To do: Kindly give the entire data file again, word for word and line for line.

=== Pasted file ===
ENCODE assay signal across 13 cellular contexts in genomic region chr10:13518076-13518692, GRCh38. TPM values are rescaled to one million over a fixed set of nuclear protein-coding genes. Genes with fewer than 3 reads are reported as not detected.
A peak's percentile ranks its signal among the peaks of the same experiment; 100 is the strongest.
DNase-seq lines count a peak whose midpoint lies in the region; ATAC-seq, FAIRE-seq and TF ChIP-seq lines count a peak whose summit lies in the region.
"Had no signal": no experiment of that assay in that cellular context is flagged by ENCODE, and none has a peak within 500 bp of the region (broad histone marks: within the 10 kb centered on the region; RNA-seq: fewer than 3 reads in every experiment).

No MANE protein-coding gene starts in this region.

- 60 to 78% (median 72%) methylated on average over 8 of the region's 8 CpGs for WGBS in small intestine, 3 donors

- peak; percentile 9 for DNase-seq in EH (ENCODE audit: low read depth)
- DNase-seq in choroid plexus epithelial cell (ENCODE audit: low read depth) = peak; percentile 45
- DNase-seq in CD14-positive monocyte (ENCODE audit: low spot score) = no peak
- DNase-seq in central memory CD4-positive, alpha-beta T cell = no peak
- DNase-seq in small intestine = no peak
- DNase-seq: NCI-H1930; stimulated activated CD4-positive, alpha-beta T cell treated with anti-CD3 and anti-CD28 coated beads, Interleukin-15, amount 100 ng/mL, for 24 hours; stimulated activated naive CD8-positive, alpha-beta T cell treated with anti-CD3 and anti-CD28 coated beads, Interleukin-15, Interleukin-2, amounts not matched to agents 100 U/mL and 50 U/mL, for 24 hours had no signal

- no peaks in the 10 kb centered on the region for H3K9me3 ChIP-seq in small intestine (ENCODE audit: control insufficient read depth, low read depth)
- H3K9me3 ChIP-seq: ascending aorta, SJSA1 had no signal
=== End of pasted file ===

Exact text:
ENCODE assay signal across 13 cellular contexts in genomic region chr10:13518076-13518692, GRCh38. TPM values are rescaled to one million over a fixed set of nuclear protein-coding genes. Genes with fewer than 3 reads are reported as not detected.
A peak's percentile ranks its signal among the peaks of the same experiment; 100 is the strongest.
DNase-seq lines count a peak whose midpoint lies in the region; ATAC-seq, FAIRE-seq and TF ChIP-seq lines count a peak whose summit lies in the region.
"Had no signal": no experiment of that assay in that cellular context is flagged by ENCODE, and none has a peak within 500 bp of the region (broad histone marks: within the 10 kb centered on the region; RNA-seq: fewer than 3 reads in every experiment).

No MANE protein-coding gene starts in this region.

- 60 to 78% (median 72%) methylated on average over 8 of the region's 8 CpGs for WGBS in small intestine, 3 donors

- peak; percentile 9 for DNase-seq in EH (ENCODE audit: low read depth)
- DNase-seq in choroid plexus epithelial cell (ENCODE audit: low read depth) = peak; percentile 45
- DNase-seq in CD14-positive monocyte (ENCODE audit: low spot score) = no peak
- DNase-seq in central memory CD4-positive, alpha-beta T cell = no peak
- DNase-seq in small intestine = no peak
- DNase-seq: NCI-H1930; stimulated activated CD4-positive, alpha-beta T cell treated with anti-CD3 and anti-CD28 coated beads, Interleukin-15, amount 100 ng/mL, for 24 hours; stimulated activated naive CD8-positive, alpha-beta T cell treated with anti-CD3 and anti-CD28 coated beads, Interleukin-15, Interleukin-2, amounts not matched to agents 100 U/mL and 50 U/mL, for 24 hours had no signal

- no peaks in the 10 kb centered on the region for H3K9me3 ChIP-seq in small intestine (ENCODE audit: control insufficient read depth, low read depth)
- H3K9me3 ChIP-seq: ascending aorta, SJSA1 had no signal